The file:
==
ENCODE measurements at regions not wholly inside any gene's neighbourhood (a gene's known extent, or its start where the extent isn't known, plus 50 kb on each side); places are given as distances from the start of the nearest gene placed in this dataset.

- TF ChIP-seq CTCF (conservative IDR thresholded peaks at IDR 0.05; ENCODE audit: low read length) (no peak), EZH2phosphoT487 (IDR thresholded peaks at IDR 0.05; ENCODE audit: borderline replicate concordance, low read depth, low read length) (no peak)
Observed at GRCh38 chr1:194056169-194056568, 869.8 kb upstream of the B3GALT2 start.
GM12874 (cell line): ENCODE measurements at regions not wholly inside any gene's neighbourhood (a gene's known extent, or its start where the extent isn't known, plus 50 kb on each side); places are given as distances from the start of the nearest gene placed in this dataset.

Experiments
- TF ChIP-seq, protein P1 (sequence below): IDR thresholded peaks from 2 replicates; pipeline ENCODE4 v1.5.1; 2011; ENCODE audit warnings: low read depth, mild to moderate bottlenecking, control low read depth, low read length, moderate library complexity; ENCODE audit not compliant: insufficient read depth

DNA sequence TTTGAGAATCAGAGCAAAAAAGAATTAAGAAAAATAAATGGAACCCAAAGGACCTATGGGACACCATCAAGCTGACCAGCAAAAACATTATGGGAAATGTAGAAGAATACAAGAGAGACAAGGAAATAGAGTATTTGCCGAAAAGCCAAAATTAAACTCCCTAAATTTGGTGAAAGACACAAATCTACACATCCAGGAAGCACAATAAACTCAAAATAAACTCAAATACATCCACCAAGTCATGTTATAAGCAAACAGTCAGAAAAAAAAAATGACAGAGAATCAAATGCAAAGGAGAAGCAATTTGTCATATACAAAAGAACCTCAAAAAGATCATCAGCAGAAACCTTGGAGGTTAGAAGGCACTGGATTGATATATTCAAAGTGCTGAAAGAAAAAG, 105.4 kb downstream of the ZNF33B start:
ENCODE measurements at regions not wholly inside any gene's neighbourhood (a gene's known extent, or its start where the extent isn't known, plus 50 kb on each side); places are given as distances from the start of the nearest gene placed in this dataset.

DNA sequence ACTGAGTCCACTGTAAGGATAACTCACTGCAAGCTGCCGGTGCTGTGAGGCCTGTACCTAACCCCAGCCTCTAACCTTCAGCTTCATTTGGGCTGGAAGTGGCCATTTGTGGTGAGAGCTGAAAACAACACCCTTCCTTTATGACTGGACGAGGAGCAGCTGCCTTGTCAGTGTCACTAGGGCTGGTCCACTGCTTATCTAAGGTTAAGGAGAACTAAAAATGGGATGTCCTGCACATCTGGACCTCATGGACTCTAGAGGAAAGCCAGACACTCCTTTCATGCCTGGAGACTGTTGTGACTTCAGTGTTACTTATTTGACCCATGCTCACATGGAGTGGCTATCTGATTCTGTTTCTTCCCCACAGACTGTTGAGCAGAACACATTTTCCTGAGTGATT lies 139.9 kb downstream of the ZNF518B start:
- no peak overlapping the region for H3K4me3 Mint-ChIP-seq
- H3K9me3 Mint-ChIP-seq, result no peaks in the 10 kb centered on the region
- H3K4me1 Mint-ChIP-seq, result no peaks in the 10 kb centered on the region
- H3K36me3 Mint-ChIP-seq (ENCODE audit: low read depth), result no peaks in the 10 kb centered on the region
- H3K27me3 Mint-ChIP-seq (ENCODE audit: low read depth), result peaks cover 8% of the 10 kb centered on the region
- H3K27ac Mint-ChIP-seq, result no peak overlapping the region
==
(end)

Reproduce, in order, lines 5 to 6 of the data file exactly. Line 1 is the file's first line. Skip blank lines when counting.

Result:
Experiments
- TF ChIP-seq, protein P1 (sequence below): IDR thresholded peaks from 2 replicates; pipeline ENCODE4 v1.5.1; 2011; ENCODE audit warnings: low read depth, mild to moderate bottlenecking, control low read depth, low read length, moderate library complexity; ENCODE audit not compliant: insufficient read depth